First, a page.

Strange bedfellows: The interaction between corporate and NGOs after mandatory CSR regulation in India


  • D. M. Shukla Indian Institute of Management, Udaipur, India
  • I. Qureshi Australian National University, Australia


This study examines how mandatory CSR, implemented since 2014 in India, has triggered changes in the interorganizational field and has affected the interaction between corporates and NGOs. Collecting qualitative data from key informants from corporates and NGOs, this study identified four approaches that corporates take to meet their CSR obligations: i) direct social project delivery; ii) engagement through the CSR department (headed by internal executives); iii) engagement through the CSR department (headed by an ex-NGO executive); and, iv) engagement through foundations. This study explained how these four approaches affect intra- and inter-organizational tensions, project implementation time, and social impact. We found that partnership, co-optation and learning are the key processes through which corporates can minimize organizational tensions and enhance social impact. Our findings contribute to institutional change and organizational tension literature by enhancing the understanding of the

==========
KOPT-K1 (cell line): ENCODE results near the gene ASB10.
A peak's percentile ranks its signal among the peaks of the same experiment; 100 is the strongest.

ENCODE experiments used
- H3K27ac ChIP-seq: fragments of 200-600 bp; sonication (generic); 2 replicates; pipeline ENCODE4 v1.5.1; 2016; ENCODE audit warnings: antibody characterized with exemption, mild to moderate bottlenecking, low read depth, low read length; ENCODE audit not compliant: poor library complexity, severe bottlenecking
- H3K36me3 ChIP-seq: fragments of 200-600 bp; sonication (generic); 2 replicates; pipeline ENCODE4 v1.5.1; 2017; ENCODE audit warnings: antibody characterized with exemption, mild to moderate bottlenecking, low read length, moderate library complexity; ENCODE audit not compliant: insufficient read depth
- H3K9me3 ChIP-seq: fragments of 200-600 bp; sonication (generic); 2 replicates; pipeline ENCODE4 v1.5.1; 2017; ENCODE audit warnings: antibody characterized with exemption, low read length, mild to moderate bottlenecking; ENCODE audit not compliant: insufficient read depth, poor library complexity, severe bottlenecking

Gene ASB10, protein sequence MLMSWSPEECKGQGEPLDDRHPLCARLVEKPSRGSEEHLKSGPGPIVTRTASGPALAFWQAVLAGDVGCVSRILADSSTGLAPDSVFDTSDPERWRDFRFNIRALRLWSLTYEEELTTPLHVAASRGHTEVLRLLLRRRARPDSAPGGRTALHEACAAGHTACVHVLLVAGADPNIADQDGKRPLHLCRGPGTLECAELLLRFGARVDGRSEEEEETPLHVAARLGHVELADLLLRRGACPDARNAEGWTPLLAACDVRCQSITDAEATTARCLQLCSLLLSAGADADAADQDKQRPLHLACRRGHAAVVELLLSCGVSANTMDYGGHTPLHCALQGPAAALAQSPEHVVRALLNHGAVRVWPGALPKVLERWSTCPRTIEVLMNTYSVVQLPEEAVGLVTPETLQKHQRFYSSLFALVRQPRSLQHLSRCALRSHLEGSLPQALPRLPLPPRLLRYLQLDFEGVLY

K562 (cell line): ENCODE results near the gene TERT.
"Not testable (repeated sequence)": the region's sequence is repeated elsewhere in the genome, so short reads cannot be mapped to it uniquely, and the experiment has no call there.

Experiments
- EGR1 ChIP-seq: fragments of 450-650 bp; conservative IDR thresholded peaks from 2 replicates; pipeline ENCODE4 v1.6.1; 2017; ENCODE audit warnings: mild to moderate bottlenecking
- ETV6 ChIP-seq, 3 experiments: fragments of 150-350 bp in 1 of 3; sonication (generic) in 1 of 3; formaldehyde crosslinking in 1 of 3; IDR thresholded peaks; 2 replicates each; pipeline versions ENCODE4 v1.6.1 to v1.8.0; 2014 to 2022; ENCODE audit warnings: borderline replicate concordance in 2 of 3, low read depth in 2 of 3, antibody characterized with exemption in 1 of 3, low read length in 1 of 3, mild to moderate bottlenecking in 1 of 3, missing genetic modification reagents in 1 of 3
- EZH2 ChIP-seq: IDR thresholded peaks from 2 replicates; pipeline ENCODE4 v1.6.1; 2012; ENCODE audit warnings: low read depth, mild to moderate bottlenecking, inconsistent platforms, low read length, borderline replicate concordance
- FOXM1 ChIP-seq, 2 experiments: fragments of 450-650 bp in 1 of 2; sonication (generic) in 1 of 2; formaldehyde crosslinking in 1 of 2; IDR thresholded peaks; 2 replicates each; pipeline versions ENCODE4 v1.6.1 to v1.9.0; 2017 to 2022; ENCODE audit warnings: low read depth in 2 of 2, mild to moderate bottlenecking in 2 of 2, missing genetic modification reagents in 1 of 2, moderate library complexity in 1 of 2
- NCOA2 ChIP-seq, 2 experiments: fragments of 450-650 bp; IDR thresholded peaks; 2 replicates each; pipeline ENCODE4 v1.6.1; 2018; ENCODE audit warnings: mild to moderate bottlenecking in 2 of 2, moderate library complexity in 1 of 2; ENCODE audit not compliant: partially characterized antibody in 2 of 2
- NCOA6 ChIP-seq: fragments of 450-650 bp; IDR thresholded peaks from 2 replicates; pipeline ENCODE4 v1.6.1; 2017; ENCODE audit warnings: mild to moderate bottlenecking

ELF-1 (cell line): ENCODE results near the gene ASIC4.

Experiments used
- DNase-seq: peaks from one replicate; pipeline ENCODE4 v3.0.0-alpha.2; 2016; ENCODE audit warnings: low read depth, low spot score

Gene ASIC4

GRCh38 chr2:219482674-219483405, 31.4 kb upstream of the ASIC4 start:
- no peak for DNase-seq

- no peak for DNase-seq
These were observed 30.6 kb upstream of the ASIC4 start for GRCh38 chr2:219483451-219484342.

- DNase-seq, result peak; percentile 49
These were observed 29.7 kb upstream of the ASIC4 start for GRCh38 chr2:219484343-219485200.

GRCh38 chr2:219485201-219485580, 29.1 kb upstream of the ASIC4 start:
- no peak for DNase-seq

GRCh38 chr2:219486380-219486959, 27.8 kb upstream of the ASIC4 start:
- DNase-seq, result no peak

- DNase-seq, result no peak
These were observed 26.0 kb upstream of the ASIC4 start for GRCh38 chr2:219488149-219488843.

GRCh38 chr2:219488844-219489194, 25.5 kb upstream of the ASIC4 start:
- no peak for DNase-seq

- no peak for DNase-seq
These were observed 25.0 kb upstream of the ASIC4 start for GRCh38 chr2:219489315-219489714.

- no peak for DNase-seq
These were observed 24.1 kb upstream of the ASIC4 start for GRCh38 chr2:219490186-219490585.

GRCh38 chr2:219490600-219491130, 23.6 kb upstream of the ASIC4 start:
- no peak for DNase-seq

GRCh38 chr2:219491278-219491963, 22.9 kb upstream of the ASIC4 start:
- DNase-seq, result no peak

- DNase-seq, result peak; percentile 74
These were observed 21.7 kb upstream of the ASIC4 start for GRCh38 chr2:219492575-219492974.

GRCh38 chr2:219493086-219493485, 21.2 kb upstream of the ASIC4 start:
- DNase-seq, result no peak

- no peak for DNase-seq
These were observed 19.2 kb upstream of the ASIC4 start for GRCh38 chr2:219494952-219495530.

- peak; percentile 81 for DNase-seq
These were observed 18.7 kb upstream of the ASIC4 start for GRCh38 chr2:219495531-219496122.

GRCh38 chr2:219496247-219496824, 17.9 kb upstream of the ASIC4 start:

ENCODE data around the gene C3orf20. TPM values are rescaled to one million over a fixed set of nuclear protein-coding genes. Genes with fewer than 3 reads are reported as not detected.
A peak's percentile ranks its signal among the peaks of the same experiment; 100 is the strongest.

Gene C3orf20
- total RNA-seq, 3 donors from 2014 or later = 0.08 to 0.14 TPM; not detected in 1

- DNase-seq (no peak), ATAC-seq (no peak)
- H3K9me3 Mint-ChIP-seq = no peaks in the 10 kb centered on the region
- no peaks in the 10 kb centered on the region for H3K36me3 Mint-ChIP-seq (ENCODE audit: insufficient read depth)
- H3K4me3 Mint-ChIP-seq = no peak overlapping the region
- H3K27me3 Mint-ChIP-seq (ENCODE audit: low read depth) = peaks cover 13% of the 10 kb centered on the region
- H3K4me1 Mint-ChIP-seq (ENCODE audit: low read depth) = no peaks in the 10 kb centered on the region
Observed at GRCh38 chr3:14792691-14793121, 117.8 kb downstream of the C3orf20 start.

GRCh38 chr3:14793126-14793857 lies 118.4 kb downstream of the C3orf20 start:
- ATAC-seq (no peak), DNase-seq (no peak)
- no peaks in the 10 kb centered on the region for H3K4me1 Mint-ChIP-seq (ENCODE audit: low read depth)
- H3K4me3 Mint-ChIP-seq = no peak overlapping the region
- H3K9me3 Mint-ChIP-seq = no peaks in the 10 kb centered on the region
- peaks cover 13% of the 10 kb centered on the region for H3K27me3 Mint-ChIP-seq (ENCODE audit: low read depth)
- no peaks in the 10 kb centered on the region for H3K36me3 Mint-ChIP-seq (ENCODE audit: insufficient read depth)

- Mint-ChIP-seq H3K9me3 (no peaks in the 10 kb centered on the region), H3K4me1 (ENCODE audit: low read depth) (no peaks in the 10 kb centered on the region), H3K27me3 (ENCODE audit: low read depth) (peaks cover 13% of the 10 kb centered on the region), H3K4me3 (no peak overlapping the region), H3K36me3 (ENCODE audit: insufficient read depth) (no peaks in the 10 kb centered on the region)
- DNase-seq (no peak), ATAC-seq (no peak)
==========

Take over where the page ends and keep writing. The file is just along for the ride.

implications of mandatory CSR on corporate-NGO interaction and how such interaction affects
organizational tension.
Keywords: CSR, regulation, NGOs, India